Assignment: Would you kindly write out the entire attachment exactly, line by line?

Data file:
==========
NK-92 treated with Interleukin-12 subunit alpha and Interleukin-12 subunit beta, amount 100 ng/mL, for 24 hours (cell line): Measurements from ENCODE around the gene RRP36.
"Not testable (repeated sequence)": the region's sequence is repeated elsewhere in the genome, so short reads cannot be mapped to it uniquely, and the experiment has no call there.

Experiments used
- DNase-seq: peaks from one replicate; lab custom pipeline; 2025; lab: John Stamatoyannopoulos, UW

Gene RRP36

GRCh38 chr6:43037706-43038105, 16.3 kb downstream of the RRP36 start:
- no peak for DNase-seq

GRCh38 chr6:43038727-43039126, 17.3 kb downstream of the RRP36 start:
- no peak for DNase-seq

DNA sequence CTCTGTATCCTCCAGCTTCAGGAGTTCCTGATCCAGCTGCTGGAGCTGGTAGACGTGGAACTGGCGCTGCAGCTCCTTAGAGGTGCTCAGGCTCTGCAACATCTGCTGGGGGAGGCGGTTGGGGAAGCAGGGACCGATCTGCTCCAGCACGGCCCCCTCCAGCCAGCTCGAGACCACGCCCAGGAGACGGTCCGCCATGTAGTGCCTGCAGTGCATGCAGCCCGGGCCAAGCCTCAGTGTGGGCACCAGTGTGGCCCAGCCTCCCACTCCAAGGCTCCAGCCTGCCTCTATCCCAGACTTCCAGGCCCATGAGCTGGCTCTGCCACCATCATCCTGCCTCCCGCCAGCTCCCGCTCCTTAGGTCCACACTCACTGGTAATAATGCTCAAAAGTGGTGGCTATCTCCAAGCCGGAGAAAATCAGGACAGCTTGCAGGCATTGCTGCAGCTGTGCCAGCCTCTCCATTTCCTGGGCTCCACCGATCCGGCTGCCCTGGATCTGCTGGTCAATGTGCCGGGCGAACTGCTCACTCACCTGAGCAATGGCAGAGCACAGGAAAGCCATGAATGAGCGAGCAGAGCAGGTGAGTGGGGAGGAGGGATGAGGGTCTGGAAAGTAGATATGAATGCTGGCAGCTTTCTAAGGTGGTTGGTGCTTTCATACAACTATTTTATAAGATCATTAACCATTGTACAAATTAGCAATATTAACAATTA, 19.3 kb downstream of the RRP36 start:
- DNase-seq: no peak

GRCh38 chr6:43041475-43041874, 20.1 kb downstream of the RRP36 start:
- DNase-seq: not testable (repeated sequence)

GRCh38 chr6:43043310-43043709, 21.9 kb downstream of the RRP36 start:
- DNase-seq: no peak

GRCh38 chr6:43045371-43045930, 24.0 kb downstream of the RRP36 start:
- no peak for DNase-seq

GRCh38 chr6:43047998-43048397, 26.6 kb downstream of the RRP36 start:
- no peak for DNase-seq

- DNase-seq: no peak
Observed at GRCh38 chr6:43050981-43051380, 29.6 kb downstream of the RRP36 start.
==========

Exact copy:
NK-92 treated with Interleukin-12 subunit alpha and Interleukin-12 subunit beta, amount 100 ng/mL, for 24 hours (cell line): Measurements from ENCODE around the gene RRP36.
"Not testable (repeated sequence)": the region's sequence is repeated elsewhere in the genome, so short reads cannot be mapped to it uniquely, and the experiment has no call there.

Experiments used
- DNase-seq: peaks from one replicate; lab custom pipeline; 2025; lab: John Stamatoyannopoulos, UW

Gene RRP36

GRCh38 chr6:43037706-43038105, 16.3 kb downstream of the RRP36 start:
- no peak for DNase-seq

GRCh38 chr6:43038727-43039126, 17.3 kb downstream of the RRP36 start:
- no peak for DNase-seq

DNA sequence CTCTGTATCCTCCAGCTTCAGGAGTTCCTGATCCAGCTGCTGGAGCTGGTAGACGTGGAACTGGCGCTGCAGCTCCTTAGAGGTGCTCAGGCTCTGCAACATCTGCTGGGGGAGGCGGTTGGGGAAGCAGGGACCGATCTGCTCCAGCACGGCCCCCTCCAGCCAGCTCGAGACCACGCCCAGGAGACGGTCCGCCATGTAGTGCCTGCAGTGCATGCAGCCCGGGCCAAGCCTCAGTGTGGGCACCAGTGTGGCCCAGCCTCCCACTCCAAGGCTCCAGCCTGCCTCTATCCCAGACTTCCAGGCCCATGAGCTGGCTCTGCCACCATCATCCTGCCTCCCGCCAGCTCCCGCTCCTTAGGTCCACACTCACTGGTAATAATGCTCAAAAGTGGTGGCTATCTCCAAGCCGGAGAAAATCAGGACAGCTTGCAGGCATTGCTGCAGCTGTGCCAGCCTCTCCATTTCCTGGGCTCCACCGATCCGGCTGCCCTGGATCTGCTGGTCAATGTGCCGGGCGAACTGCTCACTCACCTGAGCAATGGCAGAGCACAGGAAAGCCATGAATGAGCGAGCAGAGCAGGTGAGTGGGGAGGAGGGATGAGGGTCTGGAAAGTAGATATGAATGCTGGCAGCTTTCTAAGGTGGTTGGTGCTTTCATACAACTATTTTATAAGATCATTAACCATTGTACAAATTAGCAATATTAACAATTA, 19.3 kb downstream of the RRP36 start:
- DNase-seq: no peak

GRCh38 chr6:43041475-43041874, 20.1 kb downstream of the RRP36 start:
- DNase-seq: not testable (repeated sequence)

GRCh38 chr6:43043310-43043709, 21.9 kb downstream of the RRP36 start:
- DNase-seq: no peak

GRCh38 chr6:43045371-43045930, 24.0 kb downstream of the RRP36 start:
- no peak for DNase-seq

GRCh38 chr6:43047998-43048397, 26.6 kb downstream of the RRP36 start:
- no peak for DNase-seq

- DNase-seq: no peak
Observed at GRCh38 chr6:43050981-43051380, 29.6 kb downstream of the RRP36 start.